Essential Safety Tips for First-Time Horse Owners
Owning a horse is a tremendous responsibility. In fact, the level of care and attention these animals require is more than many people can handle. Still, if you know what you’re getting into and feel that you’re up to the challenge, horse ownership can be an incredibly rewarding experience. However, first-time horse owners should be aware of the numerous safety precautions that are synonymous with caring for these animals. To ensure your personal wellbeing – and that of your horse – put the following pointers to good use.
Avoid Standing Directly Behind Your Horse
As any seasoned rancher can confirm, you should always avoid standing directly behind horses. If the animal becomes startled and kicks unexpectedly, you could wind up seriously injured. Some people make the mistake of standing directly behind horses when grooming their tails, and unsurprisingly, this often ends badly. However, this isn’t to say that you should give up on tail grooming. Instead of standing behind the animal, take care to stand to one side and very gently pull its tail toward you.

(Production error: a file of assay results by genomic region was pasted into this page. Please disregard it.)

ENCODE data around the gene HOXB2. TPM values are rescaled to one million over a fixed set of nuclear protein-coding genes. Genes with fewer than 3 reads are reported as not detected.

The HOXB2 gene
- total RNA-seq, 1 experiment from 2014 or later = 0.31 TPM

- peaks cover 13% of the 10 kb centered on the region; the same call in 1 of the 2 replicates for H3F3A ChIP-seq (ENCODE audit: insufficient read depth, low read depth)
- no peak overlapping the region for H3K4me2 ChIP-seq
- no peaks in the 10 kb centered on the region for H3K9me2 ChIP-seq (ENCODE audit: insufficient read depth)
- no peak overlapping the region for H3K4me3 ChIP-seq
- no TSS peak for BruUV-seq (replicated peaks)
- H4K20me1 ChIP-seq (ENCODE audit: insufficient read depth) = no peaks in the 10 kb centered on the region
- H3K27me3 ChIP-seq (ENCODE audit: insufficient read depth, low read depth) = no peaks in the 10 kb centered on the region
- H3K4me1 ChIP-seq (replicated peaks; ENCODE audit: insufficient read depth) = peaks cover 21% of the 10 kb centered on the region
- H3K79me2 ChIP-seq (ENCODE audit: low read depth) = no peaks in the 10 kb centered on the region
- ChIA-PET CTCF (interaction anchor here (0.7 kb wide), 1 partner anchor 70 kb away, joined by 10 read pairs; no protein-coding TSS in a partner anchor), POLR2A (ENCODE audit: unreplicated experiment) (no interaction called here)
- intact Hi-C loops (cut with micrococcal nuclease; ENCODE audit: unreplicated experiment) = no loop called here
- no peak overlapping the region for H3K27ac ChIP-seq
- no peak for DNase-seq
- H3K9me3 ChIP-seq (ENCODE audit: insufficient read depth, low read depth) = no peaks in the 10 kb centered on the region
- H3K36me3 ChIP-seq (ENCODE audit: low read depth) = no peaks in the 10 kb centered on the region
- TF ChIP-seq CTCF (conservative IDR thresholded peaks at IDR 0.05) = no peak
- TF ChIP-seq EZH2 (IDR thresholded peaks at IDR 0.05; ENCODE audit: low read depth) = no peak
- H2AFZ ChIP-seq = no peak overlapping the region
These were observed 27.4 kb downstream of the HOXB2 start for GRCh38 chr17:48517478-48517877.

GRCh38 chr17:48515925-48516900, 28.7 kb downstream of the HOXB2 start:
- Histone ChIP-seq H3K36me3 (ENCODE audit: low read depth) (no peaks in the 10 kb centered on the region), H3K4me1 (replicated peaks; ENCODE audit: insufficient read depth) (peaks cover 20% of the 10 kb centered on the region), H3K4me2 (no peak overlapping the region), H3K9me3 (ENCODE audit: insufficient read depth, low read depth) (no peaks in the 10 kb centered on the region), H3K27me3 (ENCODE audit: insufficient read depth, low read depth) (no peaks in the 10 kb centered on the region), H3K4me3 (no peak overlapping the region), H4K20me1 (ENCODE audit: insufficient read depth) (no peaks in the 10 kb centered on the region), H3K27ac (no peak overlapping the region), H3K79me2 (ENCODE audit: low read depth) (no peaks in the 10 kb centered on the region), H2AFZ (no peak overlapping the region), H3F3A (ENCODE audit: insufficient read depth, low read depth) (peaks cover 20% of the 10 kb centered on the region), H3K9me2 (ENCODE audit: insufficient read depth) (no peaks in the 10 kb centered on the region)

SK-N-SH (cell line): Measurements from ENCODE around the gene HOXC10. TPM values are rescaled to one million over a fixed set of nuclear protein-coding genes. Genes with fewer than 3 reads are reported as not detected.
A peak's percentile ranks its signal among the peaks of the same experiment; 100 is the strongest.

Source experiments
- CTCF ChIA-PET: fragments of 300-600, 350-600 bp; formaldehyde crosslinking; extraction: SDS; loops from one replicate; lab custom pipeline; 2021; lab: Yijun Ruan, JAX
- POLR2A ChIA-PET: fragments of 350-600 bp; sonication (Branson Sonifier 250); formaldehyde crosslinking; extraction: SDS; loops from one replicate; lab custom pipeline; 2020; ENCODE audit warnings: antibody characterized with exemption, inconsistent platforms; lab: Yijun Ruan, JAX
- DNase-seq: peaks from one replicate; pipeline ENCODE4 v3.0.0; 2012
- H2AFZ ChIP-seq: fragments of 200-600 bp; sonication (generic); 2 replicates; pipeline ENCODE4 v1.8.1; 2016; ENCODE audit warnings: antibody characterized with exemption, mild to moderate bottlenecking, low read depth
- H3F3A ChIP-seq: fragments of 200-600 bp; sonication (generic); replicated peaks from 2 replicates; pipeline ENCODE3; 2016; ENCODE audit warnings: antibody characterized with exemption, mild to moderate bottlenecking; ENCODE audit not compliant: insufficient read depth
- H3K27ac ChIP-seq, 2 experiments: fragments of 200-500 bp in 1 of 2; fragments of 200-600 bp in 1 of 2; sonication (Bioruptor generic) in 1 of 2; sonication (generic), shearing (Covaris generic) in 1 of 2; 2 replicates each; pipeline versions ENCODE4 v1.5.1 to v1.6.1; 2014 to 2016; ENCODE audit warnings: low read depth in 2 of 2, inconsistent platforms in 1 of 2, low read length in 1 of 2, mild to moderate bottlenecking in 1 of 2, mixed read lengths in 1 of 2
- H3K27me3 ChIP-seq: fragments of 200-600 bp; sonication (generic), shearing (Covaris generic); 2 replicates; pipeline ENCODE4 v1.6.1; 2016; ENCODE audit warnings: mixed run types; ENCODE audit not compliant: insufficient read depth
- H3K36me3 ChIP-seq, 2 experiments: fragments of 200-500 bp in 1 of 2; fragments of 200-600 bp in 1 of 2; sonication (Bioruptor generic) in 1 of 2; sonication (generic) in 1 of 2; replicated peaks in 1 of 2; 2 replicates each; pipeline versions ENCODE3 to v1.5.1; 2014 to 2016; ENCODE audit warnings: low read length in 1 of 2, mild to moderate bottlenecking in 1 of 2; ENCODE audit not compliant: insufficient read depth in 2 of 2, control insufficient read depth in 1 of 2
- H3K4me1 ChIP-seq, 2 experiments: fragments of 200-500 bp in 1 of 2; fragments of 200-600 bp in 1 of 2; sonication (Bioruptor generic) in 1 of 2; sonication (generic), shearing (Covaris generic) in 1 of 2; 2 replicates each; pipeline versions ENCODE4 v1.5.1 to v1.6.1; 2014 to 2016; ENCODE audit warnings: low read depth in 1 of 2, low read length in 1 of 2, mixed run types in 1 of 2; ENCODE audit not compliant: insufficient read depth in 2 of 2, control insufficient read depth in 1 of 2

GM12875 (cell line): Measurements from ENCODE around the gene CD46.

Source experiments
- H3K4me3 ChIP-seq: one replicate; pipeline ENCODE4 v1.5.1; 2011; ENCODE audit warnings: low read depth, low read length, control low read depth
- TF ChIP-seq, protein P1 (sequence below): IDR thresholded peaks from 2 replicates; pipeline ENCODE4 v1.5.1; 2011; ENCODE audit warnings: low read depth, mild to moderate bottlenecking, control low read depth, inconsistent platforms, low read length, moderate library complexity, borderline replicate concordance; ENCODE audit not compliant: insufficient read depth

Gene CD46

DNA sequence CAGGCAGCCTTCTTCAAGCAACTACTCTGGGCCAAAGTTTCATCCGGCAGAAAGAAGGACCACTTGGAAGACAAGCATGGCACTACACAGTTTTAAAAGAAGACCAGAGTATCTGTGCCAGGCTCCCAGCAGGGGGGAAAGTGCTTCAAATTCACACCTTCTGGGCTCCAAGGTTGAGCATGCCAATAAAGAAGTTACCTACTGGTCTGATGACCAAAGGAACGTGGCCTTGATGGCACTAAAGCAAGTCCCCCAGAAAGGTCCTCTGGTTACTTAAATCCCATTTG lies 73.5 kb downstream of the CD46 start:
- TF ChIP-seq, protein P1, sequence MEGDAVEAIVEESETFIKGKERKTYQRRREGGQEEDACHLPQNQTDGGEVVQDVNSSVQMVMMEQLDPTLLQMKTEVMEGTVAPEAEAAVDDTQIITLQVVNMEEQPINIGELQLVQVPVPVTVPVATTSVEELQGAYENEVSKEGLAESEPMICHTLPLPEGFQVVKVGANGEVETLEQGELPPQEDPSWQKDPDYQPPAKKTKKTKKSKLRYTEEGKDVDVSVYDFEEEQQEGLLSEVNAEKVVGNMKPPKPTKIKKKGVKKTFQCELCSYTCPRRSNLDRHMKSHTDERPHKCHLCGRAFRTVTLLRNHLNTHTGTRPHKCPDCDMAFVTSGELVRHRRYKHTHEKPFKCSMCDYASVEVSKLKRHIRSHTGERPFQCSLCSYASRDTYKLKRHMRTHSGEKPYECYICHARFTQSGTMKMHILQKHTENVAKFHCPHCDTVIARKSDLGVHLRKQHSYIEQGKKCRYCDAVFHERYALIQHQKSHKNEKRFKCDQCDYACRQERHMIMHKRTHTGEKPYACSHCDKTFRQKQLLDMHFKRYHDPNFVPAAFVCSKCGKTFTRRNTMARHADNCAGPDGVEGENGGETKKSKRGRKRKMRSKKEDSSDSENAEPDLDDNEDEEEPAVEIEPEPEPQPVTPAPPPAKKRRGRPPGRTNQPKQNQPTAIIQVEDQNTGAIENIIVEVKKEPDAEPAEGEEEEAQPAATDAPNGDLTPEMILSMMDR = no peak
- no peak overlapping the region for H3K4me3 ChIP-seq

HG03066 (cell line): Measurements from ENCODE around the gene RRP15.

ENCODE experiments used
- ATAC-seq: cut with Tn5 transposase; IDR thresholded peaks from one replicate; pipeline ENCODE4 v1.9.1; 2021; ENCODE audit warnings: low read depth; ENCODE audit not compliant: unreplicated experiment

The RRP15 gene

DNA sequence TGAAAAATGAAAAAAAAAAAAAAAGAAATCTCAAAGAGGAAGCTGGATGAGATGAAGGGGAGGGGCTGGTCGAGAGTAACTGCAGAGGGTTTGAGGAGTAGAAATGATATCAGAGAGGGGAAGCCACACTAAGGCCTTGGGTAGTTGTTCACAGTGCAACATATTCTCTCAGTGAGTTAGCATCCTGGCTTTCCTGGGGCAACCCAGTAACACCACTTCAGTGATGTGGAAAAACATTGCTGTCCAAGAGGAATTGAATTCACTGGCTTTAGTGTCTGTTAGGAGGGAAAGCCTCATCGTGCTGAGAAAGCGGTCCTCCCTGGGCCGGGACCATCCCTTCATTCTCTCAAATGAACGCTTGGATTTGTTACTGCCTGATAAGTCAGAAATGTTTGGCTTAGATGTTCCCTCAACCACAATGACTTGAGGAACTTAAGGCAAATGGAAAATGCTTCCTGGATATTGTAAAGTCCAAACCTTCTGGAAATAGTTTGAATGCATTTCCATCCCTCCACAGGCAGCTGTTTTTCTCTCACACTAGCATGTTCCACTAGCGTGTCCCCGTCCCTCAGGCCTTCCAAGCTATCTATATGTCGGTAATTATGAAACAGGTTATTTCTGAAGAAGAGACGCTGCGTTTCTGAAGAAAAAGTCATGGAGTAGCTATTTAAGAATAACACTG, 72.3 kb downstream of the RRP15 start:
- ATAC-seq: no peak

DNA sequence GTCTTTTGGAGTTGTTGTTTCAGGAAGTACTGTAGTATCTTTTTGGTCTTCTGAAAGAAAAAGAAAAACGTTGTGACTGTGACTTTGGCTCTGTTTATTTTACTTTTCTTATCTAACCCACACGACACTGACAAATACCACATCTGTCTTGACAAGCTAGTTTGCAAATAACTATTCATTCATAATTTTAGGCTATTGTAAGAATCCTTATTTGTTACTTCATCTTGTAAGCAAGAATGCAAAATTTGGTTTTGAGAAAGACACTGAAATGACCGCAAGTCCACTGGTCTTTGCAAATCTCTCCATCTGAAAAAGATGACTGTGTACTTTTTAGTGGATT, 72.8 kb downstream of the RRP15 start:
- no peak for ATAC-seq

Never Allow Your Horse to Eat Out of Your Hands
Allowing a horse to eat out of your hands puts your fingers at considerable risk. Unfortunately, many films and television shows that feature often show owners engaged in such behavior, thereby perpetuating the idea that it’s perfectly safe. In reality, however, this can result in broken and severed fingers. For this reason, you should always feed your horse treats from special tubs and buckets. As an added precaution against feeding-related mishaps, look into purchasing equine liability insurance.
Don’t Allow Your Horse to Run Wild
Your horse should be tied up when it’s being saddled or groomed or having its stall cleaned. A spooked, angry or excited horse can do a lot of damage in a barn, resulting in serious injury and destruction of property. Additionally, even when a horse is tied up, it should not be left unsupervised.
Caring for a horse is no mean feat. In order to stay clean, healthy and well-fed, these animals need to receive a considerable amount of attention. Unless you have the time, energy and financial resources this task requires, you may want to think twice about horse ownership. In addition to the aforementioned requirements, horse owners need to take an assortment of steps to ensure their safety. Horse owners who wish to avoid personal injury – or worse – would be wise to heed the tips discussed above.